Caledonia-Fairbank

Stacey Kinder 'Rise and Shine' Murals
1883-1885 Eglinton Avenue West
Two murals painted by artist Stacey Kinder adorn the eastern and western second-storey walls of this building. The eastern mural depicts a falcon and the west mural shows a snowy owl. Both murals were commissioned by the Fairbank Village BIA with support from the City of Toronto.

Ted Hamer 'Golden Find' Mural
2015 Eglinton Avenue West
This beautiful mural by artist Ted Hamer is on the outer walls of a local business and depicts a bright yellow gold finch amidst a colourful backdrop. It is intended as a reminder of nature in the urban environment. This mural was commissioned by the Fairbank Village BIA with support from the City of Toronto.

Eglinton - Gilbert Parkette
504 Gilbert Avenue
This small parkette offers a slice of tranquility after the hustle and bustle of the city. It features walking paths, benches, and small picnic tables.

Bert Robinson Park
400 Caledonia Road
This 2.1-hectare park features a youth soccer field, a basketball court and a children's playground. On the west side of the park, a pedestrian tunnel stretches under the railway tracks over to Dunraven Drive. The corrugated steel tube that is the tunnel is quite tiny, but offers the feeling of a secret passageway.

Prospect Cemetery
1450 St. Clair Avenue West (accessible from Eglinton Avenue West, Kitchener Avenue, and Rogers Road)
This massive cemetery stretches in a long rectangle all the way from St. Clair Avenue West to Eglinton Avenue West, and throughout the entirety of this neighbourhood. The land for the cemetery was purchased by the City in the 1880s as Toronto's growth led to a need for more burial plots. The name Prospect Cemetery comes from the two ravines that passed through the lot and offered outstanding views of the surrounding area. Over 170,000 people have been buried at Prospect since it opened in 1890, including 3,500 war veterans (many of whom were from the surrounding area). Another prominent person buried here is Matthew Parsons, whose land in the area was known as Fairbank's Farm, which part of the neighbourhood is named after.

Fairbank Memorial Community School
555 Harvie Avenue
The Fairbank area was originally established as the Fairbank Postal Village near the intersection of present-day Eglinton Avenue West and Vaughan Road. The neighbourhood was mostly planned out in the 1920s and 1930s, growing along the steep hills that dominate the area. This school was constructed in 1920 to serve the children of the growing neighbourhood, and was meant as a memorial to all the young men from the area who had served in the First World War. Several additions to the building were added in 1930, 1955, 1957, and 1965.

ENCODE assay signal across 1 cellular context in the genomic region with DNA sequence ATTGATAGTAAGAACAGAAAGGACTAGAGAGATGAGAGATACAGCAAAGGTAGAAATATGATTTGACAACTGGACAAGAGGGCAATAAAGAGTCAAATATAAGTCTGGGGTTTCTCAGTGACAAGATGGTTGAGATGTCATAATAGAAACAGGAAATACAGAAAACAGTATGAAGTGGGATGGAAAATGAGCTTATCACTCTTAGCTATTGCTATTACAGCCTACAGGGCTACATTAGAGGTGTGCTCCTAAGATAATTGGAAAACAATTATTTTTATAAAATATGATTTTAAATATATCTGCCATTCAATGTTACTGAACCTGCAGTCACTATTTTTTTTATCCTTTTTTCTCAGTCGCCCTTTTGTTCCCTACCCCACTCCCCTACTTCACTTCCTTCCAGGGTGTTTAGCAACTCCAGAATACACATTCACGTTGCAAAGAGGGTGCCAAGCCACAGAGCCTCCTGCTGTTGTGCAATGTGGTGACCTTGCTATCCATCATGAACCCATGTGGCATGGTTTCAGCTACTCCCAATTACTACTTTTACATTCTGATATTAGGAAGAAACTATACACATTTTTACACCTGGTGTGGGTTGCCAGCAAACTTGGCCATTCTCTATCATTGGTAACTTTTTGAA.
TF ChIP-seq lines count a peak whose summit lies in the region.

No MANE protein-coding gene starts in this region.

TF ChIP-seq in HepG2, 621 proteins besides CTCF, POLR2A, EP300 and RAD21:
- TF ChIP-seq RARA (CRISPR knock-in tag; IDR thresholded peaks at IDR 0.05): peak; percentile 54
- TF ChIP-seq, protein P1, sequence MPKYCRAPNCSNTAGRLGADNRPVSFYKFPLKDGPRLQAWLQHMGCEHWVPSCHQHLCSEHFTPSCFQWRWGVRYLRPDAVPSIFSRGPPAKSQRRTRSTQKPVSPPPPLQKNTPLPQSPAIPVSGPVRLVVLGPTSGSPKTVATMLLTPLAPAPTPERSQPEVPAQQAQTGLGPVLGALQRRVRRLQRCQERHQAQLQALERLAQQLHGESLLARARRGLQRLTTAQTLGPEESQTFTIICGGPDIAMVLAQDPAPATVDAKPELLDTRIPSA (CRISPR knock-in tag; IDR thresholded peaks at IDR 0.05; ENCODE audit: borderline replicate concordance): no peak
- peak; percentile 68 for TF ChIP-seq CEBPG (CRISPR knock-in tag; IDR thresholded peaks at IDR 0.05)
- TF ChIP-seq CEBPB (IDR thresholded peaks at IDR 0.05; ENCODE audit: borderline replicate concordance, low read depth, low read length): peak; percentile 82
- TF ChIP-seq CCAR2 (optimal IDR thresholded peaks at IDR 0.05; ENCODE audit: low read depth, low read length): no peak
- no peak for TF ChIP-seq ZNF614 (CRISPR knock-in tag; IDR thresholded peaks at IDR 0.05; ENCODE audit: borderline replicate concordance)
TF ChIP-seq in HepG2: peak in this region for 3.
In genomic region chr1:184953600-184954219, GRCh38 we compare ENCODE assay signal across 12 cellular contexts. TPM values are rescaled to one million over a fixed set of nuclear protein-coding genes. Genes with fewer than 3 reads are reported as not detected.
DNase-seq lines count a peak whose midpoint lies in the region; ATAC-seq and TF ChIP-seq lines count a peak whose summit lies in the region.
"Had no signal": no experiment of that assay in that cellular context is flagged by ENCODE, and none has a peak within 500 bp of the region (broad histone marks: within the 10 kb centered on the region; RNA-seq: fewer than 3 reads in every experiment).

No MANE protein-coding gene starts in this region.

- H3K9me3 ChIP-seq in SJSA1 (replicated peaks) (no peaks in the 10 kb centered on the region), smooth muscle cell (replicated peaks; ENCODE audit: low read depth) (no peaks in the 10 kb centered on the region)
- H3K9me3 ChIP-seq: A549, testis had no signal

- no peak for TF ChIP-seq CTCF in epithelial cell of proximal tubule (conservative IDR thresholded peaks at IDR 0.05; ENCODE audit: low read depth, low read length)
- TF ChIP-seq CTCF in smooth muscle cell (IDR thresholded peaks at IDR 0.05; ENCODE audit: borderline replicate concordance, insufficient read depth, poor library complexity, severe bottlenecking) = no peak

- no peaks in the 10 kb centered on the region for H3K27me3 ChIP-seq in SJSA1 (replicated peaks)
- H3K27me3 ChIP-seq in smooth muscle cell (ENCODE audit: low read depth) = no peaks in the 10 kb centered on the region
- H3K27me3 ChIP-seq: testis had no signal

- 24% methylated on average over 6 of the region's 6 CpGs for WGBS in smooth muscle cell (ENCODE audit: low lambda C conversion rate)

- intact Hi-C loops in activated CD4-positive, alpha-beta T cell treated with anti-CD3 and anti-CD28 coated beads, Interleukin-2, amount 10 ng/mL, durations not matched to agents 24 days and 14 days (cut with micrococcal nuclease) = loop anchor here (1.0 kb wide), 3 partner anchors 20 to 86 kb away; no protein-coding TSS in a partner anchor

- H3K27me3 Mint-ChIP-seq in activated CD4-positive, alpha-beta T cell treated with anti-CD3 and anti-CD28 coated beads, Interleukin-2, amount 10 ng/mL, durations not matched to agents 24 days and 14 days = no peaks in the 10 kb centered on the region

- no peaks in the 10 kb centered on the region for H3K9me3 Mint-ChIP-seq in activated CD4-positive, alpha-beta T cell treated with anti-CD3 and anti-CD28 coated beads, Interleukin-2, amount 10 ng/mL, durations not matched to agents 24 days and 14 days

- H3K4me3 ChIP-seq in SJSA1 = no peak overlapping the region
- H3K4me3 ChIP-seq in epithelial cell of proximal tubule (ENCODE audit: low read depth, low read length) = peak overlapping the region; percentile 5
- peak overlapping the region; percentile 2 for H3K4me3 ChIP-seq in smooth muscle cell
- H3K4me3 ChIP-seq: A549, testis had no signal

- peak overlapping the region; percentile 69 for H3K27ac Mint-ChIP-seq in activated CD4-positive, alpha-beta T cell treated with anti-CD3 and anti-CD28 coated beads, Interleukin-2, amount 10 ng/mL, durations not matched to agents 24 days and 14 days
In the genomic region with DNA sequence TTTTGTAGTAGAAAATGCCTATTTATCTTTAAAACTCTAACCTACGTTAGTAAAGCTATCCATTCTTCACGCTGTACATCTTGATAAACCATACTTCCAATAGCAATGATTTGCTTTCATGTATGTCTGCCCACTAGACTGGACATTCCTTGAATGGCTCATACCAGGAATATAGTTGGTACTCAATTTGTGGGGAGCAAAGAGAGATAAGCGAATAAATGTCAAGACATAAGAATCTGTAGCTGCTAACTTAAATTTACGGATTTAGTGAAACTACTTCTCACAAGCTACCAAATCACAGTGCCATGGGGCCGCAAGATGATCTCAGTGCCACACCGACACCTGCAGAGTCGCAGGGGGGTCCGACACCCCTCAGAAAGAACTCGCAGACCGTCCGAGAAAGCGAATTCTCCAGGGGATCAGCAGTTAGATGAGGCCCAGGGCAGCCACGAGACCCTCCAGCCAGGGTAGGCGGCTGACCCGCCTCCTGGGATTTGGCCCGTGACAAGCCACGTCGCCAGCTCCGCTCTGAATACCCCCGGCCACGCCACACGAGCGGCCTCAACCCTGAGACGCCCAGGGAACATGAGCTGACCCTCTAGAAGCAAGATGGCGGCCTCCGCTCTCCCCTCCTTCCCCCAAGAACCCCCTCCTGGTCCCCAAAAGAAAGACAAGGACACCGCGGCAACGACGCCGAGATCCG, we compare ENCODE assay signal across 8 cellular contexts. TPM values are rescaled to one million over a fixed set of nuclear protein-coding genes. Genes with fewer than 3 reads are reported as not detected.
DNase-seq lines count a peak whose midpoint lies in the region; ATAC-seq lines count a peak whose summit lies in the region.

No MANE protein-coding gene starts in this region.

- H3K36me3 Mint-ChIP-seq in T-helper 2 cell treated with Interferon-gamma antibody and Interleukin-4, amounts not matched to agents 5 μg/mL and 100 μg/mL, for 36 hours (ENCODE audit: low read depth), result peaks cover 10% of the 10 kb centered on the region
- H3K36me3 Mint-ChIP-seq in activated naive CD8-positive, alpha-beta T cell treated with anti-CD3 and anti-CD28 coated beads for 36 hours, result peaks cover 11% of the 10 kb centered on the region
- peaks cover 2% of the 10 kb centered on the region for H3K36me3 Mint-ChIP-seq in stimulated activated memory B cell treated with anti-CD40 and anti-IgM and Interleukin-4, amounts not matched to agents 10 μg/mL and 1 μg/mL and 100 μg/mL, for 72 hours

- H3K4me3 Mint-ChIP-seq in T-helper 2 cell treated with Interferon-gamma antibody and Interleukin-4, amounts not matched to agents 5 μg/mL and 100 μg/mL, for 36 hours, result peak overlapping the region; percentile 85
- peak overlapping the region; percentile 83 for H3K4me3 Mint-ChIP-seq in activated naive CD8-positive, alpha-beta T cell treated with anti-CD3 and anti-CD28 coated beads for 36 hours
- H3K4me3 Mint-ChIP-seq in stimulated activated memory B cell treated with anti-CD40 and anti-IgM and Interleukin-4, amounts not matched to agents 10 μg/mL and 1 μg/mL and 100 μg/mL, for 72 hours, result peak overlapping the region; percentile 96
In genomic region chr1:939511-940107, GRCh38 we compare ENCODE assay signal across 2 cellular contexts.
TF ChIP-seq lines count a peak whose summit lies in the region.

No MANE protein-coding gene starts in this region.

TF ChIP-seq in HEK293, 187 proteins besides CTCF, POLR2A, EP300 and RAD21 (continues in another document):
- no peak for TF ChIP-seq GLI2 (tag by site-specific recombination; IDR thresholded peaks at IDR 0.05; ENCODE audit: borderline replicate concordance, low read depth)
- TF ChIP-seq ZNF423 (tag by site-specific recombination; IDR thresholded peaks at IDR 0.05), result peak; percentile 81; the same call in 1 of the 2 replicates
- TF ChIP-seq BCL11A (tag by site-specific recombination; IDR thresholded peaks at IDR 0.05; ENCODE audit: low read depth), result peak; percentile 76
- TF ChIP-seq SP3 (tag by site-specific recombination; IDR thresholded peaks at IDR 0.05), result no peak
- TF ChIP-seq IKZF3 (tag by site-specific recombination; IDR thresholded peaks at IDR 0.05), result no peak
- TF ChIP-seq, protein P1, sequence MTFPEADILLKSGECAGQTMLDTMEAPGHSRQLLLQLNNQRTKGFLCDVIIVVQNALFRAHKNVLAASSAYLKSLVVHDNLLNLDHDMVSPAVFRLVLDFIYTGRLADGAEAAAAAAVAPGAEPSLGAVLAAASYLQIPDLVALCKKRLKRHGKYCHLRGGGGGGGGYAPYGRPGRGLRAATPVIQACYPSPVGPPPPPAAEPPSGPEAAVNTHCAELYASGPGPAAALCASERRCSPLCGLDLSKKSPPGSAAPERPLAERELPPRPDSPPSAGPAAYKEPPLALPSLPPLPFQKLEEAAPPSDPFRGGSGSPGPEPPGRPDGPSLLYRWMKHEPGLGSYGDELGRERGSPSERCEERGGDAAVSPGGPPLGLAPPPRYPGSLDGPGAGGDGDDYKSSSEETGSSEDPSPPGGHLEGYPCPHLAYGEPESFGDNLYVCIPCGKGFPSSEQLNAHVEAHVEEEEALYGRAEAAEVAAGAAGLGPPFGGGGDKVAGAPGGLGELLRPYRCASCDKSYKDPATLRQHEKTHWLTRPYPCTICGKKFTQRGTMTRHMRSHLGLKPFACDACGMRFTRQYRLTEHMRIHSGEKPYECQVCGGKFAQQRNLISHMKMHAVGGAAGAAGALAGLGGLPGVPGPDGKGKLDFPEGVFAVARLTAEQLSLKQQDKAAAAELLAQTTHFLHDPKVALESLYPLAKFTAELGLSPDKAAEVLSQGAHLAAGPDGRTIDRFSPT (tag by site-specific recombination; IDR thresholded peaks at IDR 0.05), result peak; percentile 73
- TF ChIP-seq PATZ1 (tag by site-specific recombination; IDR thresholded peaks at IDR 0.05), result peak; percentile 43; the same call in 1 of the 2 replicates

Charles Caccia Park
348 Nairn Avenue
A small park near Dufferin Street and Eglinton Avenue West featuring a basketball court and a children's playground. The park was originally named Nairn Park, but was renamed after former Member of Parliament Charles Caccia - who served the Davenport riding for 36 years - in 2008.

Marble Hill Parkette
22 Ennerdale Road
A lovely parkette that features a small playground and benches, with views of the surrounding area.

FH Miller Junior Public School
300 Caledonia Road
This school was constructed in 1926 to serve the growing neighbourhood in this area. It was named after Fred H. Miller, who was the first York School Board Chairman. A brand new gymnasium and adventure playground were added to the school in 2003. Through a Playground Greening Project, they also acquired a gazebo. Throughout the park, you'll find many trees and shrubs, an updated Kindergarten play area and a cycling path.

Chris Irvine Mural
Under the Rogers Road Rail Underpass (between Blackthorn Avenue and Bronco Avenue)
This spectacular mural by artist Chris Irvine beautifies the space underneath this railway underpass. It depicts a series of irises swaying in the breeze, adding a natural image to what would otherwise be a very industrial scene.

Explore Caledonia-Fairbank

Now is the time for residents to experience all that tourists have been raving about for years. Discover shops, stops, places and spaces on city main streets. Stay curious, Toronto.

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Don't Miss

Artists from various disciplines present messages of hope and resilience throughout the city in the form of text-based visual art installations.
Women Paint
Toronto Public Library: Dufferin/St. Clair Branch
1625 Dufferin St, Toronto, ON M6H 3L9

Check out main street storefront art installations, in the neighbourhood or nearby, created by Local Arts Organizations and Business Improvement Areas across the City.

Painting Icon StrollTO Guided Walks:

On select weekend dates, join guided walks and discover the diverse histories and cultural significance behind neighbourhood landmarks and attractions.
Learn more and register.

We hope that you enjoyed exploring this Toronto neighbourhood and found many other points of interest along the way. While StrollTO highlights some of the 'hidden gems' in the neighbourhood, there may be others that could be included in a future edition. Would you like to share a point of interest that you discovered in the neighbourhood? Email us at [email protected].

Neighbourhood Stroll